Ontario’s highest court will hear a Crown appeal this week of a retired Chatham violin teacher’s acquittal by a judge who believed his evidence that he measured female students’ breast area not for a “sexual purpose” but to help them play better.
A year ago, Superior Court Justice Thomas Carey found Claude Trachy not guilty of numerous sexually-related offences, including indecent assault, sexual assault and sexual interference, for alleged incidents involving more than 20 complainants who were his pupils decades ago.
Evidence in the trial in the southwestern Ontario city centred on Trachy’s practice of measuring the breast area of some of his pre-teen, and teenaged female students, above and below their clothes. In some instances, he took moulds of their shoulders and chest areas.
Now 73, Trachy testified his intent was to help the students play better by being properly fitted for shoulder rests on their violins or violas.
Trachy’s practice of measuring the breast area didn’t include his male students.
The Crown argued Trachy’s actions were for his own sexual gratification.
The women, who now range in age from mid-30s to 65, “all agreed that they generally felt uncomfortable exposing their breasts but, at the time, trusted Mr. Trachy to be conducting himself in their best interests and for the purpose of advancing their ability to play the violin,” Carey wrote in his judgment.
The judge said he accepted Trachy’s evidence “that any touching of his female students was not done for any sexual purpose and that his intentions were to help his female students play better.”
In 1993, Trachy was found guilty of two counts of sexual interference relating to two sisters who were his students. He received a 60-day intermittent sentence. Carey heard no evidence about that case.
In a factum filed with the Ontario Court of Appeal in Toronto, where the case will be argued Tuesday, the Crown states Carey improperly acquitted Trachy based on a fundamental legal error “which infused the entire trial — that the case could be settled by addressing a single issue: whether or not the respondent had a sexual purpose.”
The trial judge was unable to provide a legal objective rationale for acquitting Trachy “and a proper consideration of the evidence should have led relentlessly to convictions.”
The appellate court should impose findings of guilt, wrote John Patton, a lawyer with the Ministry of the Attorney General.
Trachy began teaching violin in 1960 and taught approximately 1,100 students until his retirement in 2009. The charges related to his interactions with female students in the 1970s, ’80s and ’90s.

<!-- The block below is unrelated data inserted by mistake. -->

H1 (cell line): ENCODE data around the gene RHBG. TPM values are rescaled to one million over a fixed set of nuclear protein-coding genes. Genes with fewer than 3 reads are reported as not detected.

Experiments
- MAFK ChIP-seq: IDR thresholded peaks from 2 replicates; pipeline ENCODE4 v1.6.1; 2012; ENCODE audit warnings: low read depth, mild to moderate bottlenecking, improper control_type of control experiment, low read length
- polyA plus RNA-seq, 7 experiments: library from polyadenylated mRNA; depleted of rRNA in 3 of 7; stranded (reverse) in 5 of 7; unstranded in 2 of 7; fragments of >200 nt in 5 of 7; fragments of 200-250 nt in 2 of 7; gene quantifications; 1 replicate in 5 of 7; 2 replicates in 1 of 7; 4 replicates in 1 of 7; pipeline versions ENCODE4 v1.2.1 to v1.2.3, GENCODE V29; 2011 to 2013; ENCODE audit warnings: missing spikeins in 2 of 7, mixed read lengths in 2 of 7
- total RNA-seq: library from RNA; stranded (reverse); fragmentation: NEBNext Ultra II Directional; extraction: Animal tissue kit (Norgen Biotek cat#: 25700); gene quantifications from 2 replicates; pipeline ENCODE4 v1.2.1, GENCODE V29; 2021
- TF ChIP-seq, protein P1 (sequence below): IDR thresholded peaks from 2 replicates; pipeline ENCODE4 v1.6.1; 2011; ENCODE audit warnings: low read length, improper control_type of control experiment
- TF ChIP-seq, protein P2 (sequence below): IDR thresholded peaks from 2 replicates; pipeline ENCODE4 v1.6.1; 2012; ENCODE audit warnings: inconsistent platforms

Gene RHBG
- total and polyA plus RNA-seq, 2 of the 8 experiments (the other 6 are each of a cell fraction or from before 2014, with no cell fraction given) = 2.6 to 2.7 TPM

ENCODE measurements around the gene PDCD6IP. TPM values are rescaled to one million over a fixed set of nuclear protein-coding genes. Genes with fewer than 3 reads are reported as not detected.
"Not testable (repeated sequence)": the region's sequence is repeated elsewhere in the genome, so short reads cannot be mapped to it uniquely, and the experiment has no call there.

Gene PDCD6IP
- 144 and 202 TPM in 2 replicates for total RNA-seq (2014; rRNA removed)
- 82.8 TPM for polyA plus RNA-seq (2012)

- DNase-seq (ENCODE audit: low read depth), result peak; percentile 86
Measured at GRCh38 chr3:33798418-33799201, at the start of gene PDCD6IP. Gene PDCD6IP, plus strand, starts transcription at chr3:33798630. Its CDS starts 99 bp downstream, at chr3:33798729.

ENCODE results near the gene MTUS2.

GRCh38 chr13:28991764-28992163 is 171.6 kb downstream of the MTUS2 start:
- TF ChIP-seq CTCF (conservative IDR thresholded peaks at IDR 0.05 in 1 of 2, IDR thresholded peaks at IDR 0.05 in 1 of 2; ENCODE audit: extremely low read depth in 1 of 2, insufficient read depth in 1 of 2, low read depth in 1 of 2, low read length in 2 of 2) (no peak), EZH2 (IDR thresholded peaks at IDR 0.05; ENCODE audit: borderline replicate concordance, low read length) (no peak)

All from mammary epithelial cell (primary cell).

Handling the appeal on behalf of Trachy is defence lawyer Matthew Gourlay, a partner with the high-profile Toronto law firm Henein Hutchison.
In his factum, Gourlay argues the Crown has no proper basis to appeal. Trachy was acquitted of the sexual offences alleged against him “because the trial judge affirmatively believed his account of the relevant interactions with his violin students decades ago,” the document states.
“In particular, the trial judge believed that the touching alleged by the Crown and conceded by the respondent was done for genuine (if in retrospect misguided) pedagogical reasons and that an objective observer would not have perceived the circumstances as sexual.”
Gourlay writes that the Crown disagrees with the result but that does not provide a proper basis for a Crown appeal under the Criminal Code.
“Though framed in terms of legal error, the Crown’s appeal amounts to a thinly disguised claim of ‘unreasonable acquittal,’ a ground of appeal that does not exist in Canadian law,” his factum says.
“It is not for the appellate court to retry the case or substitute its credibility assessments for those of the trial judge,” the factum continues. Nor did the judge misapply the law, he argues.
During the trial in Chatham, Trachy explained that measuring the relevant dimensions of their bodies was necessary to achieve a proper fit, Gourlay’s factum states.
Trachy referred to a book The Physiology of Violin Playing, which describes the impact of body development on playing an learning. Trachy told court he got the idea of measuring under the clothes from illustrations in the text of a male violinist holding a violin while shirtless.
After being charged in 1991, Trachy ceased measuring students.
He brought to court several shoulder/chest rests and chin rests as well as his own violin with which he demonstrated in court what he viewed as the proper way to play the violin or the viola.
Betsy Powell is a Toronto-based reporter covering crime and courts. Follow her on Twitter: @powellbetsy